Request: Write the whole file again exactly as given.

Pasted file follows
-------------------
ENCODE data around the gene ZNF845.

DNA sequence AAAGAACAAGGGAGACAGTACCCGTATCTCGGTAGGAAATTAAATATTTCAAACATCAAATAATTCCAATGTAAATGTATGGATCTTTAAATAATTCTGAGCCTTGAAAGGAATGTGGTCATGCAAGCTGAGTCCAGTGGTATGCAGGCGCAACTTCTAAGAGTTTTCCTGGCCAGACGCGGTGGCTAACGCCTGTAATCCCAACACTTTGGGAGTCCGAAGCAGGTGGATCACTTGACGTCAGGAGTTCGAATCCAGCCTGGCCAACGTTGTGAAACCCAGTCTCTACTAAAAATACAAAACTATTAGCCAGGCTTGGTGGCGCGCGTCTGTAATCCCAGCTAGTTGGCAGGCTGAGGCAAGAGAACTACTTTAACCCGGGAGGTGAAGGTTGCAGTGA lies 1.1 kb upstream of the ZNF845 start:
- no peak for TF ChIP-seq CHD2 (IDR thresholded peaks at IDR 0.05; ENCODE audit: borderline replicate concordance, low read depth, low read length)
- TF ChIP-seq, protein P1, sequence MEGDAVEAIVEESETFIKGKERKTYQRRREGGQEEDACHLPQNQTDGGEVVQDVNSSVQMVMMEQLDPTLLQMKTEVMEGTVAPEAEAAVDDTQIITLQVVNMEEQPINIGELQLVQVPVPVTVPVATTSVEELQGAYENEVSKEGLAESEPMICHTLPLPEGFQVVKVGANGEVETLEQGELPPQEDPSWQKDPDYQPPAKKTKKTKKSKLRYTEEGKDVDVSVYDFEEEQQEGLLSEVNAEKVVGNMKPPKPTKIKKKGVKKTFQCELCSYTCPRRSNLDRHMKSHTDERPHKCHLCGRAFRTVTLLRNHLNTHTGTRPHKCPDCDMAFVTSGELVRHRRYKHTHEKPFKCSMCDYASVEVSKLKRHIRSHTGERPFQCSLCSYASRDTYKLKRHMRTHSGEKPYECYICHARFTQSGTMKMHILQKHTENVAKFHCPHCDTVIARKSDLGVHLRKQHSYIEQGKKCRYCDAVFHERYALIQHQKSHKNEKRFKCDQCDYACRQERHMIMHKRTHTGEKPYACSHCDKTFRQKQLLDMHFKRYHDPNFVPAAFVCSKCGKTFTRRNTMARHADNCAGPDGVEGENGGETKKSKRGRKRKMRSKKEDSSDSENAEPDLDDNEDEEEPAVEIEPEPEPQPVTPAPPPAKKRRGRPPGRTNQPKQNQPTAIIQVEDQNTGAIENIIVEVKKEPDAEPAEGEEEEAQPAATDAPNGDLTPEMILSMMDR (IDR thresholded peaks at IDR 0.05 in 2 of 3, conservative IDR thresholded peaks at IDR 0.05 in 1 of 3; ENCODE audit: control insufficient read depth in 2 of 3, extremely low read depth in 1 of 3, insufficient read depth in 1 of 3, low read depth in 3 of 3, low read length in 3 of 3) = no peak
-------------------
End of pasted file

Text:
ENCODE data around the gene ZNF845.

DNA sequence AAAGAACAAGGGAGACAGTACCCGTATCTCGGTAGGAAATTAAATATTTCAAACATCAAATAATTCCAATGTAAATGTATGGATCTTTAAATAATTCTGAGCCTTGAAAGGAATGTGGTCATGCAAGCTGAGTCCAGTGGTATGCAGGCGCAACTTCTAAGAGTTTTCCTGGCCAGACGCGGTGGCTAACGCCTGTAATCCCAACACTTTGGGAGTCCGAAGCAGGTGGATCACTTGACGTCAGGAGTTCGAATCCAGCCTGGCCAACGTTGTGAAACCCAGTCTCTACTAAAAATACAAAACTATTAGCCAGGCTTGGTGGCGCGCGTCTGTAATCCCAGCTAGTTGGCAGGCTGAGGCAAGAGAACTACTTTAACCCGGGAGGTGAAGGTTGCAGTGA lies 1.1 kb upstream of the ZNF845 start:
- no peak for TF ChIP-seq CHD2 (IDR thresholded peaks at IDR 0.05; ENCODE audit: borderline replicate concordance, low read depth, low read length)
- TF ChIP-seq, protein P1, sequence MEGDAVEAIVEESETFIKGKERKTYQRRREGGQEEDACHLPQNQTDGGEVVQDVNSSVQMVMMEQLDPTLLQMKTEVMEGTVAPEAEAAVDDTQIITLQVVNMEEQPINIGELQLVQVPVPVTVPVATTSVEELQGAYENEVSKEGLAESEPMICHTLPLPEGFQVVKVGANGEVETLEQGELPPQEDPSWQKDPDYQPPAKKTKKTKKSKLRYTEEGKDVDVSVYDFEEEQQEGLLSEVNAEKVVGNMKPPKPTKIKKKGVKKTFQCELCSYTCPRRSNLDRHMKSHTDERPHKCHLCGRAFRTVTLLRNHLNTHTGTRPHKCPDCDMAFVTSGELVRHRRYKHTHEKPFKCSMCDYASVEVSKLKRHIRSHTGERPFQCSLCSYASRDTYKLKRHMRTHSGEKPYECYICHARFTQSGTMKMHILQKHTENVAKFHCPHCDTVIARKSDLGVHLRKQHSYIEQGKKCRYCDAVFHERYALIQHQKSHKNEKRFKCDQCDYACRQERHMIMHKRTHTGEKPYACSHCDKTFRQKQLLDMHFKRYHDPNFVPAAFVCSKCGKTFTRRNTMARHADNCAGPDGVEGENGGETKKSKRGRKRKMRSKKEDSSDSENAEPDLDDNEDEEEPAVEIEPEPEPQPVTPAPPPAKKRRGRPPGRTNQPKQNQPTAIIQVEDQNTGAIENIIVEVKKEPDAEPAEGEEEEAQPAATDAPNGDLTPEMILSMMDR (IDR thresholded peaks at IDR 0.05 in 2 of 3, conservative IDR thresholded peaks at IDR 0.05 in 1 of 3; ENCODE audit: control insufficient read depth in 2 of 3, extremely low read depth in 1 of 3, insufficient read depth in 1 of 3, low read depth in 3 of 3, low read length in 3 of 3) = no peak